Yeah! How did you find out about that? My mom really really surprises me. She’s a single mom—always went to work at the office, and though there was always music in the house I never got to see her creative side. Until five years ago I was talking to her on the phone and she was like, ‘I’m going to go record a song.’ ‘Really?’ She had a friend with some equipment—beat machines and stuff—and she wrote and composed two songs. She’s singing traditional Haitian-style love songs—in Creole and in French, but very traditional music. She had a photo shoot, prints the CDs, the whole nine—headlined at the Carribean Music Awards a few years ago. The conversations between us now are like, ‘So what’s going on with your album?’ Her album came out before mine did! My mom’s underground—she’s like indie.
When was the last time you visited Haiti?
When we were kids, we’d always go back—we had families there. But it’s deteriorated so much. It’s one of the poorest countries in the western hemisphere. And as a result of everyone starving and being illiterate, the violence escalates. It’s a really dangerous time. One of my aunts was kidnapped a couple years ago—she was alright, thank God, but there was a ransom we had to pay. Another aunt was shot in the hand and an uncle was shot in the foot—my uncle they tried to carjack so they could run someone over. It’s really chaos. Since the dictatorship fell, it’s been overthrow fever. It’s gonna take years—decades to get the economy back and to get people educated. I recently did a fundraiser for an orphanage—they make 600 meals a day and their food bill is seven thousand dollars a month, but that month they only raised $3,500, so they can only have meals every other day. It’s not even what we consider a meal. It’s gotten that desperate. I’m trying to bring awareness. They’re right in our backyard. The little kids make dirt cookies just to stave off the hunger—it’s like—ouch! Just go to the Red Cross—everything you need is there. Type in ‘Haiti.’ I’m hoping this campaign will bring awareness to Haiti—to all the parts of the world that need our aid. And not just military aid. We are a rich country—sending a check for $20 can feed a few kids.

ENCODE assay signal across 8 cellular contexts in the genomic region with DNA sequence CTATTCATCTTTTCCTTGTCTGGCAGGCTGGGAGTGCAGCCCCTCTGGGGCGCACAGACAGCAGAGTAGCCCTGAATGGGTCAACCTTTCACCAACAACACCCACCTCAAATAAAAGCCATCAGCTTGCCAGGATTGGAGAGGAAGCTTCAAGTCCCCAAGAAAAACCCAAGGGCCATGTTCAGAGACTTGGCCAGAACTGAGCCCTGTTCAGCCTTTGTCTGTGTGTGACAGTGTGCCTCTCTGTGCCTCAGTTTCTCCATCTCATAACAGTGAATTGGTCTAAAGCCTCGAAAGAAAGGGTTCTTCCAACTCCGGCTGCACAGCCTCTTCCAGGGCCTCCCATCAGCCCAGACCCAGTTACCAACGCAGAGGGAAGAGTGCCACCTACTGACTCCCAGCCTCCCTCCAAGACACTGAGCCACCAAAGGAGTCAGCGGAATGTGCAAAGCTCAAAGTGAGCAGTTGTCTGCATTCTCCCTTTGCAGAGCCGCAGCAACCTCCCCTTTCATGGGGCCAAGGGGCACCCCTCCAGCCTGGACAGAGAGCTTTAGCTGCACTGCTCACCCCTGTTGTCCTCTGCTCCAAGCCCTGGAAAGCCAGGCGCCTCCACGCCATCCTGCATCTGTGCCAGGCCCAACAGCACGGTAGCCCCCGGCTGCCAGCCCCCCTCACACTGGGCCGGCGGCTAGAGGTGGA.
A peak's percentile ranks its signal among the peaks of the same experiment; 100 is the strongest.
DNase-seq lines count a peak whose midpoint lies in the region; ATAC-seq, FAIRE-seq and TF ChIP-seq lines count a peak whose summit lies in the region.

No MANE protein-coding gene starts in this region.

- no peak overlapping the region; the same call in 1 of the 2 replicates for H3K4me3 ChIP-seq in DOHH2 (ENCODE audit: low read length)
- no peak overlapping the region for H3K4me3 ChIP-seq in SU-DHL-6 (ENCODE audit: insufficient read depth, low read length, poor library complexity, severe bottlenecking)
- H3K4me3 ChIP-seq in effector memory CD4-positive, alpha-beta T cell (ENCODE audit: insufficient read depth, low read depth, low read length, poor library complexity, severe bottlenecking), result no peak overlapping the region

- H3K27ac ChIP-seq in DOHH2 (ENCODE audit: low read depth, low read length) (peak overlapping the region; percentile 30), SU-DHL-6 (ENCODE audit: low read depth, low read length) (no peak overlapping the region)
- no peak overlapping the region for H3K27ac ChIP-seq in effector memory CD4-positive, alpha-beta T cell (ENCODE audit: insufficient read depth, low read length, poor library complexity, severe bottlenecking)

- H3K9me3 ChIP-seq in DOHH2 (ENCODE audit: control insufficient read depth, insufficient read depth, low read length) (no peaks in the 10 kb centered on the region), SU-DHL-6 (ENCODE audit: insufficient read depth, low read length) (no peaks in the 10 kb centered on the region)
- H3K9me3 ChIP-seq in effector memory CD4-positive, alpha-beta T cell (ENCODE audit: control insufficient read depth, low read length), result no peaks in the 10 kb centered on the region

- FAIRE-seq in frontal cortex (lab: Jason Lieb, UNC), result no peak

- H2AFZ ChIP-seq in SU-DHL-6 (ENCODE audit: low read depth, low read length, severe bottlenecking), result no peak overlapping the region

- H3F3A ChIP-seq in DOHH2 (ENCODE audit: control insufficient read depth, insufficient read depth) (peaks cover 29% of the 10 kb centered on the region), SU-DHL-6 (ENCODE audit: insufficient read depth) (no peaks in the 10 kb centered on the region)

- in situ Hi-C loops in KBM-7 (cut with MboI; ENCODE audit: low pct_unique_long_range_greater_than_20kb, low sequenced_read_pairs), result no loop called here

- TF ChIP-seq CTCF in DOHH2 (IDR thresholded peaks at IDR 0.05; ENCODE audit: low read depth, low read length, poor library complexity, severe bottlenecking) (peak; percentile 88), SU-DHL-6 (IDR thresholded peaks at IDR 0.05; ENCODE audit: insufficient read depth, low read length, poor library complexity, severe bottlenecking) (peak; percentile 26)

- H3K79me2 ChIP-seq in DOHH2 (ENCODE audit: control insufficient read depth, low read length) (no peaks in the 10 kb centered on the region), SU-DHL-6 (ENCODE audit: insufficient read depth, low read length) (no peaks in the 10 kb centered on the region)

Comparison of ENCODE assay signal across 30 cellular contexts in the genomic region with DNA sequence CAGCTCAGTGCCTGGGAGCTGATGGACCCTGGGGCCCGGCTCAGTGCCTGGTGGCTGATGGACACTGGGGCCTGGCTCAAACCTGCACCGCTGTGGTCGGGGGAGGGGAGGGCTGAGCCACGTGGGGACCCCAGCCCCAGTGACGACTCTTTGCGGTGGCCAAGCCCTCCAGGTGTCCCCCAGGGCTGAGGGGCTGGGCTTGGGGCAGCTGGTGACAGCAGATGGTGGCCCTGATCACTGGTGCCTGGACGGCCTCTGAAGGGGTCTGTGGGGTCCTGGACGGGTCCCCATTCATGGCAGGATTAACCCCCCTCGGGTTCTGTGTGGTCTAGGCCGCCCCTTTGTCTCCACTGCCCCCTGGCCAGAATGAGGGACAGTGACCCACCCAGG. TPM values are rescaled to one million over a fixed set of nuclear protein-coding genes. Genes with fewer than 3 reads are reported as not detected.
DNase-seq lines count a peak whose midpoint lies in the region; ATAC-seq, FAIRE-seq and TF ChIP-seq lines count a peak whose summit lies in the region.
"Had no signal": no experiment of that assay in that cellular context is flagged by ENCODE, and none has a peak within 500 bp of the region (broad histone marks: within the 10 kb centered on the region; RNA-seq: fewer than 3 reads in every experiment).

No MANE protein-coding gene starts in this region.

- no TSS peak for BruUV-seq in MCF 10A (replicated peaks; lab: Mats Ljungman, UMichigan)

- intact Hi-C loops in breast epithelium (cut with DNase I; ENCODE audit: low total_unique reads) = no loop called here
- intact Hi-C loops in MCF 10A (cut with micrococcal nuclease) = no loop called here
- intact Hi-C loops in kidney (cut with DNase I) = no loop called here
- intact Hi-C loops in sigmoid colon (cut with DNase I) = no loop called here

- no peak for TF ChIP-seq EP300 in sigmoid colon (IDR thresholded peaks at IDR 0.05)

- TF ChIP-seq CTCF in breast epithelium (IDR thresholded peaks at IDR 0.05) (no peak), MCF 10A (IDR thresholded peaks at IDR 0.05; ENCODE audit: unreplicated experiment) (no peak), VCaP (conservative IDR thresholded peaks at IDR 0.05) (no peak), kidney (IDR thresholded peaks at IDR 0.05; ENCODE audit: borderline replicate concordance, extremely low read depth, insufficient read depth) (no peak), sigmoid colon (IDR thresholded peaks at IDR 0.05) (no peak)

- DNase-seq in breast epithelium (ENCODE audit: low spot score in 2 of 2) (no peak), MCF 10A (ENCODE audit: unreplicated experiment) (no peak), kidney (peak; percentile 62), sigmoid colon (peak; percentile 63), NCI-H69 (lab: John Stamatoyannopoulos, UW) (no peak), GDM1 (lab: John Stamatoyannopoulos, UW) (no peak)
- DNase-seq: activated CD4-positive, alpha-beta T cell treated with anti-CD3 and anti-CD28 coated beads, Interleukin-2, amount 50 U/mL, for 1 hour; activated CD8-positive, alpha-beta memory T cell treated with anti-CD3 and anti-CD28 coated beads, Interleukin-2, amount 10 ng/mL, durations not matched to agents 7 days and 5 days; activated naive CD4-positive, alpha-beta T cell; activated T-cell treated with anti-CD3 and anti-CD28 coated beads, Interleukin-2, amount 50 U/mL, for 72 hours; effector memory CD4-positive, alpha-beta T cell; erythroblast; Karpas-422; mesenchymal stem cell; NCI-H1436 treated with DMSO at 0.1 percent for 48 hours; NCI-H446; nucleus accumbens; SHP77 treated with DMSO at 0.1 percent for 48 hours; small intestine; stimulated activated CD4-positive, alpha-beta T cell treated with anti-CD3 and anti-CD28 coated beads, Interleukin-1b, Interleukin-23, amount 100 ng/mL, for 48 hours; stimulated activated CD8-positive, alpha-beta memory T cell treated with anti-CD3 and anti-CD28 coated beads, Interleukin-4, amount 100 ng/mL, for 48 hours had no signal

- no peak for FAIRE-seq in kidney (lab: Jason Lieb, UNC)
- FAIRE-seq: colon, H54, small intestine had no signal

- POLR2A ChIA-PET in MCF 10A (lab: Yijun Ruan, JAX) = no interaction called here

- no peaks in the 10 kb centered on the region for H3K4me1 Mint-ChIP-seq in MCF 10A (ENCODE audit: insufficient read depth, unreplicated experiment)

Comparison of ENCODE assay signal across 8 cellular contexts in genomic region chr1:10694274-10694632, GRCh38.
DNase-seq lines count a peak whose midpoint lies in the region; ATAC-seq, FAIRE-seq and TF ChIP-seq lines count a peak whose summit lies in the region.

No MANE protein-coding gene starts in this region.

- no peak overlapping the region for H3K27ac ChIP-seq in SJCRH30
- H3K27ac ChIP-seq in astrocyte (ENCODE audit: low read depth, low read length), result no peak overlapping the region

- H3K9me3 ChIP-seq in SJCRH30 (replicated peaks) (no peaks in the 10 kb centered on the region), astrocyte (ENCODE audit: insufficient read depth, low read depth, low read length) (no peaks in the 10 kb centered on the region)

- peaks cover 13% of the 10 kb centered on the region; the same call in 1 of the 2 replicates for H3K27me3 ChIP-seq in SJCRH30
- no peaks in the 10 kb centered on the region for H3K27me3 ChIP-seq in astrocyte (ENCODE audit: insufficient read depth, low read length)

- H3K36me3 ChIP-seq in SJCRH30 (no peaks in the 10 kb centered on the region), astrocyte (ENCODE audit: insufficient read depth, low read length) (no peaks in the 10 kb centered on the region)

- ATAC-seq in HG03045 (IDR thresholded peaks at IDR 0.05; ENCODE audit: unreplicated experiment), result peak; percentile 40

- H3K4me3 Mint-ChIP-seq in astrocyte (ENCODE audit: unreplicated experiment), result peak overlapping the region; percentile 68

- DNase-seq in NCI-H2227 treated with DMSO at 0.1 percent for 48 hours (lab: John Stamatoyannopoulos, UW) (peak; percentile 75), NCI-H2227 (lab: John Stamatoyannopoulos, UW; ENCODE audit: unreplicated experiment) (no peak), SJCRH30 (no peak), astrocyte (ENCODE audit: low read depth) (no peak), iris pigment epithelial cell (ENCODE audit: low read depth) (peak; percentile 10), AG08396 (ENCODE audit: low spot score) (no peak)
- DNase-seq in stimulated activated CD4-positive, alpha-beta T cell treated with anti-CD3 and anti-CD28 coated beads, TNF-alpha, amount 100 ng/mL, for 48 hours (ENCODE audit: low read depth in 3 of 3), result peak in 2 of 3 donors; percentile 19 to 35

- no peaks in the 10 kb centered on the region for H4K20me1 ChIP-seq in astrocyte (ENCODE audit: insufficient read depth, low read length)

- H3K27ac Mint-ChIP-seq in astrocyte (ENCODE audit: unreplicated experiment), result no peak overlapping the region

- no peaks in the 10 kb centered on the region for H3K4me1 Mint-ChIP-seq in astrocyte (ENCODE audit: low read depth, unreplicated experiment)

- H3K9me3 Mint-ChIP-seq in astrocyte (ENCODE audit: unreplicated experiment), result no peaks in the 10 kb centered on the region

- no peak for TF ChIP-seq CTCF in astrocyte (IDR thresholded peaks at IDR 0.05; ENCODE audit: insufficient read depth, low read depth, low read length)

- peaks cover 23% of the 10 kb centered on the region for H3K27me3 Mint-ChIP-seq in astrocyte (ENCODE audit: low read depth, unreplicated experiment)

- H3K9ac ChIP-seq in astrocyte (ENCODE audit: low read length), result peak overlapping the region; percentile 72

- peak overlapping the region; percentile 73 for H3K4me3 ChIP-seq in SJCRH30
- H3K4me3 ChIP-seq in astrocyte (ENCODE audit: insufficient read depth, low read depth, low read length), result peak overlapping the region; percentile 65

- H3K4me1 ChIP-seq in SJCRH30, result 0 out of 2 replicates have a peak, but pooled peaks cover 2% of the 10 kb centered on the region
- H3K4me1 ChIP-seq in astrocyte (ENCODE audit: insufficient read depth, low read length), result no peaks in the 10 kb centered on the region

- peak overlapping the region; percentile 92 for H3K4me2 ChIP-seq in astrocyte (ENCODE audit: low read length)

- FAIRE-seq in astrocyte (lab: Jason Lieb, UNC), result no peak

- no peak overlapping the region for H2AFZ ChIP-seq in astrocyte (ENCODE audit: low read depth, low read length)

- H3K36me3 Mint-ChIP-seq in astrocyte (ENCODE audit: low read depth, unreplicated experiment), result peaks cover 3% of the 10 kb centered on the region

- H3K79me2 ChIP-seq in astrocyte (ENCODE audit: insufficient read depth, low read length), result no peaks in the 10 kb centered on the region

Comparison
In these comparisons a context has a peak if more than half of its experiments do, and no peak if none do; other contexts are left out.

What does your mother think about this election?
She’s really really excited. All of them are in the same state of shock. Like—‘Ah, not in my lifetime. Maybe my kid’s lifetime. I don’t know if we’re ready.’ My mom came over from Haiti during the civil rights movement. For her to see as many changes as she has in her lifetime—it’s exciting. I think Public Enemy needs to be around—we need to hear from them. They need to write an Obama song, or not even an Obama song but about the times we’re going through now. They had a good way of putting into words what we were dissatisfied about. I’d like to hear from them again.